Skip to Main Content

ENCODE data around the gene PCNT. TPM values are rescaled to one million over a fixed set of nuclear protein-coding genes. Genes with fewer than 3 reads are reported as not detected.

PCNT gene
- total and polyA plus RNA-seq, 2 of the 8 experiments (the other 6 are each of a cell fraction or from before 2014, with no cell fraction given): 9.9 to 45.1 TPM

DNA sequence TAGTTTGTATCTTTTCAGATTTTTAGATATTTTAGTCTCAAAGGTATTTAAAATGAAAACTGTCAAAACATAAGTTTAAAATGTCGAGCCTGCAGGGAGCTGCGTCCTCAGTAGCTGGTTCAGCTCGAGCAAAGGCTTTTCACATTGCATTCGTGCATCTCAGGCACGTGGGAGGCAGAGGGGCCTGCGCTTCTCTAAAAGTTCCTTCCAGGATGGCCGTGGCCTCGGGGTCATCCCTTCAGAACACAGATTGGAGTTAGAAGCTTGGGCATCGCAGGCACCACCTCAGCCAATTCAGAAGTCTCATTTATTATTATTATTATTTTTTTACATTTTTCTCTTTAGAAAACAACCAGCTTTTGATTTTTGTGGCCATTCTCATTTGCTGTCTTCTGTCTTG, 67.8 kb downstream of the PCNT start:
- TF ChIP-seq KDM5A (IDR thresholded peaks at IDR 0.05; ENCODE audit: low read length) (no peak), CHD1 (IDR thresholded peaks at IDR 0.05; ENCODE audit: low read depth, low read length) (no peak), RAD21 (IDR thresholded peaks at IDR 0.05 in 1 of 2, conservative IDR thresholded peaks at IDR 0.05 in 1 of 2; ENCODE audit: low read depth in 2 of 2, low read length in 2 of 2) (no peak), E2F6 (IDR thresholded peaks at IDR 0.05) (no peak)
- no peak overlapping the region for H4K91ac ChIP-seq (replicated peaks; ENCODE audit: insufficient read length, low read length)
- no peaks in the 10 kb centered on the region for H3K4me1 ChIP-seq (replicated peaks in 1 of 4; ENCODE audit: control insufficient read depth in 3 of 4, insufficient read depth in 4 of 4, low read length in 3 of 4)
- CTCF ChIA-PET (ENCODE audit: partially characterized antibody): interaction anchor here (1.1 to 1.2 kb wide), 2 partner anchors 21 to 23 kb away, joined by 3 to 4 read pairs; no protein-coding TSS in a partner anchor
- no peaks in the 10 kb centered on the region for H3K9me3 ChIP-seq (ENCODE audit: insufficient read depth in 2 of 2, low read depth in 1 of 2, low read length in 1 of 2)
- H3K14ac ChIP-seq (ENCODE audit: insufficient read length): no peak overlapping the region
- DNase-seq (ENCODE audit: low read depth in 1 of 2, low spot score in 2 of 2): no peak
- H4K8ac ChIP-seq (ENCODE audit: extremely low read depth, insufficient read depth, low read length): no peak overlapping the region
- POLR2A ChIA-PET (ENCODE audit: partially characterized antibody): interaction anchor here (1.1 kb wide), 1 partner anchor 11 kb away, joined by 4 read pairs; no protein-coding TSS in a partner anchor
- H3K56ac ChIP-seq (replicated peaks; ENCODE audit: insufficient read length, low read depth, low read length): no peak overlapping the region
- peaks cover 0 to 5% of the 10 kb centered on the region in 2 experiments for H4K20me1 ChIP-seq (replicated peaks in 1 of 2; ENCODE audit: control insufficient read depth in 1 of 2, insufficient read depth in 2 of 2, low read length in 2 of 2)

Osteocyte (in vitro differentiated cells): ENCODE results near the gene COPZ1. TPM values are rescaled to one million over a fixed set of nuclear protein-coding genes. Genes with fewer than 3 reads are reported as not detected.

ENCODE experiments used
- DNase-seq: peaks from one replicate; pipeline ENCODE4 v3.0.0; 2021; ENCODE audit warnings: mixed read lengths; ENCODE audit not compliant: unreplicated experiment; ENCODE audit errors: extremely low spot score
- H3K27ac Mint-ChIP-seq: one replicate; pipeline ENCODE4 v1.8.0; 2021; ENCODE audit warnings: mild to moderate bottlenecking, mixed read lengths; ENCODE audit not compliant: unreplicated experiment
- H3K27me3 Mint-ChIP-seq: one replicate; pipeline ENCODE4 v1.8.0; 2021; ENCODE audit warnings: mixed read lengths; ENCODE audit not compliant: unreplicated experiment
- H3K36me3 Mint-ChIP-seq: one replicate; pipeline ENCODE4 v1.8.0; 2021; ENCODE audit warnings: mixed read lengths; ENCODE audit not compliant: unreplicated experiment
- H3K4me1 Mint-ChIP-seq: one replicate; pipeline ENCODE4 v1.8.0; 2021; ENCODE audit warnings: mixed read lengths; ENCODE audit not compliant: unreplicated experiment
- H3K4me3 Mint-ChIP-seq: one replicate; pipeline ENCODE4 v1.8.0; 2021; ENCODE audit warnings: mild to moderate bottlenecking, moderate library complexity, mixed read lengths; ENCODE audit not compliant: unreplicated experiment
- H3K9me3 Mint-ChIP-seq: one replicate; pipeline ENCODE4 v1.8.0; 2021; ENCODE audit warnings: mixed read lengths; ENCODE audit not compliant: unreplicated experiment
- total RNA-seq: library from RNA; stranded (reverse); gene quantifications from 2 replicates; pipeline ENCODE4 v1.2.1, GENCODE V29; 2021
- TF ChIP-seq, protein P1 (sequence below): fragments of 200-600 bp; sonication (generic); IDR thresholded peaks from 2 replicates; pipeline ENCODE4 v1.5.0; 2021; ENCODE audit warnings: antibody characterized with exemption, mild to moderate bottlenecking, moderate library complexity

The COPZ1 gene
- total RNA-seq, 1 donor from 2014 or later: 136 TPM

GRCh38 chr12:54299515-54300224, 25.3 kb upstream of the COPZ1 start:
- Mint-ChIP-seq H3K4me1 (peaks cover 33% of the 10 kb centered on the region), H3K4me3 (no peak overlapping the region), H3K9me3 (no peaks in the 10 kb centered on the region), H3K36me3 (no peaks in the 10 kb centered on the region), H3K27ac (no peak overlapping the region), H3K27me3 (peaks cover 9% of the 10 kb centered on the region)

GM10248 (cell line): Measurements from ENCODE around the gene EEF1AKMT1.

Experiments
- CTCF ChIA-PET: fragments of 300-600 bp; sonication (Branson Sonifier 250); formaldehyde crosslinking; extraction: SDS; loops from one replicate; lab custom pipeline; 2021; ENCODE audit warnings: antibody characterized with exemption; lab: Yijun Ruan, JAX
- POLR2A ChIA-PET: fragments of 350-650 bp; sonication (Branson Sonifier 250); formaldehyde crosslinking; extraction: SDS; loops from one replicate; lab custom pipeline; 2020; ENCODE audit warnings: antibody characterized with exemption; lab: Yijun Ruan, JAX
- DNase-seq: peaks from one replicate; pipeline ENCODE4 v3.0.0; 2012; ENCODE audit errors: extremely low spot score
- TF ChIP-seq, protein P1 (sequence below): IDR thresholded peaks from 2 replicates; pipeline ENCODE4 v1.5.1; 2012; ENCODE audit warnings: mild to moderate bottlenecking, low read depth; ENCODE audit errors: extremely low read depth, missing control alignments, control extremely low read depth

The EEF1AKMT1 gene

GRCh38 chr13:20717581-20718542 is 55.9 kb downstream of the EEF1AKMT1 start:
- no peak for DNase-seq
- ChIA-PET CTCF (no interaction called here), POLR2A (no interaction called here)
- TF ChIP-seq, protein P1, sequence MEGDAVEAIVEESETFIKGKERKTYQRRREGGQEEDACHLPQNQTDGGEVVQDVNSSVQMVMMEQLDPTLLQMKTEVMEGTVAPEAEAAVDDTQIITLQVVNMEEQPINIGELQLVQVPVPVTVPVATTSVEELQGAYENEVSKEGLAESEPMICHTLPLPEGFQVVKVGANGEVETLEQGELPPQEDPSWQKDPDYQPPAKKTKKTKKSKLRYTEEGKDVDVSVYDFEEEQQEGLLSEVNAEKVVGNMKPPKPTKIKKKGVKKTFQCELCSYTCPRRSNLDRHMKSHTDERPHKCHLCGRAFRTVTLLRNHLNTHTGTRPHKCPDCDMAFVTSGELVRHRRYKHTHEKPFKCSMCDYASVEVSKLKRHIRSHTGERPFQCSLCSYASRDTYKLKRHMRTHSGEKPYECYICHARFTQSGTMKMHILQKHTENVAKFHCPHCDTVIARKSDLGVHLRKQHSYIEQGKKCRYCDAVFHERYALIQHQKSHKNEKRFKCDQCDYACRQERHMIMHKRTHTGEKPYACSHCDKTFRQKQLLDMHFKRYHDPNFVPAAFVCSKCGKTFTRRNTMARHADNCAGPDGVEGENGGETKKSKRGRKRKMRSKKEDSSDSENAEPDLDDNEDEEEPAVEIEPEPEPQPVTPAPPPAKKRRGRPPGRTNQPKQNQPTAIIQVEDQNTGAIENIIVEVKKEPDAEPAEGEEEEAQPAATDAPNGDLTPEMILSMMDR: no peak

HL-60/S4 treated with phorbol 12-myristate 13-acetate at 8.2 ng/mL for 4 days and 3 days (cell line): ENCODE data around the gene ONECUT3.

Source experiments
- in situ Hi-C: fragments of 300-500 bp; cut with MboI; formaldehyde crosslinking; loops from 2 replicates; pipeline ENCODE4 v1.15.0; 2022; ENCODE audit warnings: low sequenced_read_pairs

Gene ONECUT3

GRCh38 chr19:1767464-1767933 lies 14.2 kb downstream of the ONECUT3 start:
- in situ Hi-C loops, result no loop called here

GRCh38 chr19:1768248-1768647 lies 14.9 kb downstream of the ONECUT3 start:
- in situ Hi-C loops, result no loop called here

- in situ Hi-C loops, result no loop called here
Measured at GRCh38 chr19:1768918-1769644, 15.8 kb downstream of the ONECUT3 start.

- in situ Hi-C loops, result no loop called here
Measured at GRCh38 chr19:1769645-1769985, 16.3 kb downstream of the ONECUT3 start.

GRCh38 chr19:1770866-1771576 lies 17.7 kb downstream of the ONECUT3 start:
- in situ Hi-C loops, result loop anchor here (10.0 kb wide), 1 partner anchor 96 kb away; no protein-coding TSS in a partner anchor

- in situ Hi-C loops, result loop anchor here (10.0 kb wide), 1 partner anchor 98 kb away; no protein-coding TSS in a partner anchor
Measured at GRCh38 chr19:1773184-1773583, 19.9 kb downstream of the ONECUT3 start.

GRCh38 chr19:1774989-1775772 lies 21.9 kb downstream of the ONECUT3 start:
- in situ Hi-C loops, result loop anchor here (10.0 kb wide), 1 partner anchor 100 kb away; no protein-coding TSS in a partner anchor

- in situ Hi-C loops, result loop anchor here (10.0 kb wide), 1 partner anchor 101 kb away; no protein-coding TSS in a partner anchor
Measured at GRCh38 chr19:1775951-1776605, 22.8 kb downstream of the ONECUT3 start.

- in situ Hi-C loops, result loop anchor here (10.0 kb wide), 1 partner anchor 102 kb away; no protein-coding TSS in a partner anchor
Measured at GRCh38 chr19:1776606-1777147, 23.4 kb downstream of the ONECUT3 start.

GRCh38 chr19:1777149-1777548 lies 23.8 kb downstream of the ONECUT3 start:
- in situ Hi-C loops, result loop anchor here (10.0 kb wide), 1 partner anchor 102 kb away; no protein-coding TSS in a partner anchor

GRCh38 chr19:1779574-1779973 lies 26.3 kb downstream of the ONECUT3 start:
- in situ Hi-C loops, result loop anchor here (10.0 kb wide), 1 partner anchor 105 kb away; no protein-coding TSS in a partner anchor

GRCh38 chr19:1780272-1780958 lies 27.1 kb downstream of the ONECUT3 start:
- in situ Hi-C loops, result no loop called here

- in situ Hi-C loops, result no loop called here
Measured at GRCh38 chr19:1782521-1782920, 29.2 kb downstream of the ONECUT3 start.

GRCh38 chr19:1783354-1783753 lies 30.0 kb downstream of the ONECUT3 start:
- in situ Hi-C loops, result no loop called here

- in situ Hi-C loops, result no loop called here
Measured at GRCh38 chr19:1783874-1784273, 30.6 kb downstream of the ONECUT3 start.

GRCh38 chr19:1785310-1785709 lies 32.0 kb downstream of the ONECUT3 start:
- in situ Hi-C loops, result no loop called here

The First ISLSCP Field Experiment (FIFE) collected approximately 120 GB of data from a 15 x 15-km area in central Kansas during 1987-1989. A wide range of physical, meteorological, biological, and pedological observations were made at frequent intervals at numerous ground locations. Coincident with this, a variety of remote sensing instruments mounted on airborne and satellite platforms were used to probe the area. The goal of understanding and modeling the effects of vegetation on the heat and mass fluxes in the atmospherelland surface boundary layer required a flexible and responsive information system with georeferenced data to permit coordinated analyses. The FIFE information system was developed to serve the FIFE investigators as a tool for designing the experiment and for organizing and manipulating the complex data set. Fulfilling these functions on an experiment-driven timeline led to abandoning the classical sequential development paradigm of software engineering in favor of a more responsive and broadly based approach. The design, development, and operation of the information system supporting the experiment had to be flexible and under direct day-to-day control of scientistlusers. Because of the organization around scientific requirements, the system was able to incorporate diverse data types in a systematic way as they became available, to add scientific rigor by identifying data gaps at an early stage, and to provide real-time quality assurance. These factors are important for designing and building future data bases and long-term information systems to support interdisciplinary scientific research.